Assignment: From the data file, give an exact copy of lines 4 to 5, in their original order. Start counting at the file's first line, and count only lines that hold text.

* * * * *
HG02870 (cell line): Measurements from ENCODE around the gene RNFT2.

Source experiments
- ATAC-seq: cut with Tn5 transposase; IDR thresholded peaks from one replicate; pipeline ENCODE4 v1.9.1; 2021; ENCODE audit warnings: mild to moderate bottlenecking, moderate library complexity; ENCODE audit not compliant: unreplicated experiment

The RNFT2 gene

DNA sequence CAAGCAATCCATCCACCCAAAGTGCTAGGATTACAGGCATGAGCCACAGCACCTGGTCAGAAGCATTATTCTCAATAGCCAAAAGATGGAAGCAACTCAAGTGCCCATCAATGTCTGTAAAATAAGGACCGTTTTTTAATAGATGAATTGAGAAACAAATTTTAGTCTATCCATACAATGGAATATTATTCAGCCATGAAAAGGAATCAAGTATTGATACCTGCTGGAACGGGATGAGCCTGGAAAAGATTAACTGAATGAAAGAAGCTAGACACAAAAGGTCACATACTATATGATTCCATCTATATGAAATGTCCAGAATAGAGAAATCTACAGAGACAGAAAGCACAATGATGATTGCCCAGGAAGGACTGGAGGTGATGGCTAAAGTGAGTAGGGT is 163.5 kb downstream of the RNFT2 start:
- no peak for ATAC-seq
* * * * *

The RNFT2 gene

DNA sequence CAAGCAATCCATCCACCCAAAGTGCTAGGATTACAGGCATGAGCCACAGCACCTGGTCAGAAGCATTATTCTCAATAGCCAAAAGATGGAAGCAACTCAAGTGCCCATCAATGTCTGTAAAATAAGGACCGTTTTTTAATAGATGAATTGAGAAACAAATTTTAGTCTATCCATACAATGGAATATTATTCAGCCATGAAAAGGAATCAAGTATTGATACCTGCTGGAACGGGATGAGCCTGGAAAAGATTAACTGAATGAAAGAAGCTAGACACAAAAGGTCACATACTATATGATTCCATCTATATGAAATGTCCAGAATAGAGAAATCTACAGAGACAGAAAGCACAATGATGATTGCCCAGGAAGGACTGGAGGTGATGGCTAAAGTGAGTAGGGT is 163.5 kb downstream of the RNFT2 start: